This approach is similar to how SDSU runs its basketball program. It is this commonality that is among the roots of SDSU and Parks’ mutual respect. While many in the game chase techniques to shorten the process, the Aztecs embrace the work necessary to get the job done.
Parks admires the effort Dutcher, Dave Velasquez, and Matt Soria have put in at the same place for so long. He praised Velasquez for filling every role imaginable for the program, from player to video coordinator to assistant coach. The only position he has not played is head coach, but Parks sees Velasquez sliding over 18 inches in the future.
Parks, though, reserved his highest accolades for SDSU’s head coach.
“There’s nothing he hasn’t done,” Parks said. “His dad’s a legendary coach, Jim Dutcher in Minnesota. He’s been with Fish. He recruited the Fab Five at Michigan. They won a National Championship. He’s done everything. There’s no coach out here on the West Coast that’s done what he’s done as an assistant.”
“Obviously, as a head coach, he hasn’t done those things, but he’s recruited pros, he’s coached pros, as an assistant and as a head coach. He won a National Championship. The Fab Five changed college basketball forever. That was him. Those are the guys that still talk about him. Jalen (Rose), Chris (Webber), Juwan (Howard), Ray King, all those guys, Rob Pelinka, the Lakers GM. Those are Dutcher’s guys. He doesn’t flaunt it like some of the other coaches do, but those are really his guys. … He was going to the inner city. You got to have real respect to get those parents to say, ‘I’m going to send my kids to you.’ … Fish was the same way. They built this thing from scratch,”
Given this connection, it is not surprising Parks spent much of the past six weeks in San Diego at the JAM Center, working with Aztec great Jalen McDaniels and former Stanford Cardinal Anthony Brown. Like the program in general, SDSU’s training facility has become a basketball oasis where players can come in without being bothered to get their work in.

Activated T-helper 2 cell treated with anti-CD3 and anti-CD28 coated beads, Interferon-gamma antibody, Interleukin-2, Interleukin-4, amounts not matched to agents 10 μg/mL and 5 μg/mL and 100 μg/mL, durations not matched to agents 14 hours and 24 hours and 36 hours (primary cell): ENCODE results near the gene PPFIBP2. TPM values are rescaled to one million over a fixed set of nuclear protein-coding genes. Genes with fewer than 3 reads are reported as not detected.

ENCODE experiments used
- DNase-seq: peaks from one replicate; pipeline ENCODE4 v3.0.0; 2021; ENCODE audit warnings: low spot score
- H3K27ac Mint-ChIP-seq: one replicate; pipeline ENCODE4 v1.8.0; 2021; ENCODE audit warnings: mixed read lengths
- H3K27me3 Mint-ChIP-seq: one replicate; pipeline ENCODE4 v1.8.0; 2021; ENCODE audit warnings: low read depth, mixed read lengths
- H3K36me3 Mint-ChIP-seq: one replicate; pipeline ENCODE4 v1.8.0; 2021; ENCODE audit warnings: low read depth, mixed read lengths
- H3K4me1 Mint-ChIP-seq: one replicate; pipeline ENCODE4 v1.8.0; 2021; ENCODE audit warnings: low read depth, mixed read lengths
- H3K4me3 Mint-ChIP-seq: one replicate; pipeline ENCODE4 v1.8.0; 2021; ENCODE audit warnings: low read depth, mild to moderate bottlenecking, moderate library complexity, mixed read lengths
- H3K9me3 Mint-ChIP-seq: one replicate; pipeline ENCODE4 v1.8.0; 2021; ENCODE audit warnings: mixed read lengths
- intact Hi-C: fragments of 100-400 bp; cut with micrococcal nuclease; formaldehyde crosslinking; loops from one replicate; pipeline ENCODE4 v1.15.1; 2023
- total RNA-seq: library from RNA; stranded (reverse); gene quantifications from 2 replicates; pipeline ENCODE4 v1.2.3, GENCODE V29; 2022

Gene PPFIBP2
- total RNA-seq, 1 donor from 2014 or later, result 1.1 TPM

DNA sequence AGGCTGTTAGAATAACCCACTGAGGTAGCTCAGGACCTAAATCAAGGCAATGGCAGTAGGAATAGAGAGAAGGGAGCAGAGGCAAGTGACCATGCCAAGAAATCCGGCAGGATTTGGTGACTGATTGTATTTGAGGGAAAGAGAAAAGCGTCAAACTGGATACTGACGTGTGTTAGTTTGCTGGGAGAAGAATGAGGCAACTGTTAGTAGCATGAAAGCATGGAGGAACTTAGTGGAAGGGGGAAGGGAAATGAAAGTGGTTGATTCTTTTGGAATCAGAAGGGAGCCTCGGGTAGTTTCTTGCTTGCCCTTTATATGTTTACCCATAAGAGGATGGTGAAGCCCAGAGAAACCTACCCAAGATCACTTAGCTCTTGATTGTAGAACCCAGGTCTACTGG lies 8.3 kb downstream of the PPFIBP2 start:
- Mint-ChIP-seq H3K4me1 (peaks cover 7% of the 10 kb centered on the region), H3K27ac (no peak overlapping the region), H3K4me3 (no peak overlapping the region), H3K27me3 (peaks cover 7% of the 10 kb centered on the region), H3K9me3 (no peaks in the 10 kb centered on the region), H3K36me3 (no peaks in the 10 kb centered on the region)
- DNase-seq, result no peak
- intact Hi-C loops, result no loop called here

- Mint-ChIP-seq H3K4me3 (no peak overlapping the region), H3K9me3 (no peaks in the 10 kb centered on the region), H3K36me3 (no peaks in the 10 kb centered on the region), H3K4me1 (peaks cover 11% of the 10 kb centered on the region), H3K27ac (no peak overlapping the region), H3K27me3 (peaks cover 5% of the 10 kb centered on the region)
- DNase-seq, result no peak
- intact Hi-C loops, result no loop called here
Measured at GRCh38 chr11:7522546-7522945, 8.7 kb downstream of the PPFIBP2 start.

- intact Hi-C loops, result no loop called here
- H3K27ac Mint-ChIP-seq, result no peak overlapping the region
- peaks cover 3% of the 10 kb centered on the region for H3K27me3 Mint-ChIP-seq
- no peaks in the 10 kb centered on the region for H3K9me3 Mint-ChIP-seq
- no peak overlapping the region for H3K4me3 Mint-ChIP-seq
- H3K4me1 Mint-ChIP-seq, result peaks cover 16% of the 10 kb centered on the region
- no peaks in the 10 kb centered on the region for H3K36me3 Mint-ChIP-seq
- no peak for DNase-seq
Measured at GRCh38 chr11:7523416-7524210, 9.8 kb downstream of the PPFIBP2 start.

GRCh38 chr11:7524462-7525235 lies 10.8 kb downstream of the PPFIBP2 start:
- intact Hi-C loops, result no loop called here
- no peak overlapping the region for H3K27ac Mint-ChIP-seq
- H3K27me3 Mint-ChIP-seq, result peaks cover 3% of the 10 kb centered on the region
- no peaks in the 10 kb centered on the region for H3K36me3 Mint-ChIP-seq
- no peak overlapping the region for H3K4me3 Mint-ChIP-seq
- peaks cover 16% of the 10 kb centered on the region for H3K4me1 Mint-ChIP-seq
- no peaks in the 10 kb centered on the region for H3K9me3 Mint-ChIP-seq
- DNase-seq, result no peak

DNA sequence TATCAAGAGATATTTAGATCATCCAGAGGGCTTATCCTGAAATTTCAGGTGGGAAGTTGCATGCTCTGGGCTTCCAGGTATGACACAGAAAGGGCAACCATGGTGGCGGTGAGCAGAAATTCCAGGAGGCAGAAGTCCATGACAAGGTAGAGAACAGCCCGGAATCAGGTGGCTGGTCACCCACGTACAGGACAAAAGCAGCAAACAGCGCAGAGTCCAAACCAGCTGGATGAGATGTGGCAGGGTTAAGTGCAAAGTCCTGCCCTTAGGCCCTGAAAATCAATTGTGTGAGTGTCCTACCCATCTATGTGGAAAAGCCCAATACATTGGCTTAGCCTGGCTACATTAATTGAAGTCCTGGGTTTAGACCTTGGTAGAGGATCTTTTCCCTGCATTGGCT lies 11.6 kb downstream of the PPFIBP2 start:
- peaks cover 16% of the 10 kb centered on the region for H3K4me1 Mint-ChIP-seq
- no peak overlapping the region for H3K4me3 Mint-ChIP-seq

A few weeks ago, Leonard came in to work out with Franklin. Parks said it was impossible to tell Leonard had been hurt, adding that his fans should be “very excited” about the SDSU’s great upcoming season. Among current Aztecs, four stand out as having the best shot to join Leonard in the NBA.
“On this team, I think Matt (Bradley) does,” Parks said. “I think Matt has a chance. He has to continue to get more efficient. He has to continue to round out his game. He’s gotten better, so I think he’s going to be right there in that position.”
“I think Lamont Butler is another person to watch out for as far as one of those players who has a chance. He needs to continue to develop his shot, be able to make shots consistently. He’s in the gym every day, complete gym rat.”
“Keshad Johnson, obviously, still has two years. He’s in the gym every day. He’s a gym rat. I see Nate Mensah in there all the time. So, guys are working. Everybody’s path is different.”
In time, Parks hopes to one day become a college basketball coach himself. To that end, he recently started as an assistant coach at Crespi High School, where one of his players, Joe Sterling, is an incoming freshman. As more high school players choose a post-secondary destination based on how successful programs are at player development, Parks’ expertise in the area should make him an attractive candidate.
In the meantime, Parks’ most important job is the one he has. The most important players are the ones in front of him. With creativity, he will figure out how to have the dual role of trainer and assistant coach. It will take some work, he says, but working at both allows him to continue being part of the game of basketball. In the end, that is all he has ever wanted to do.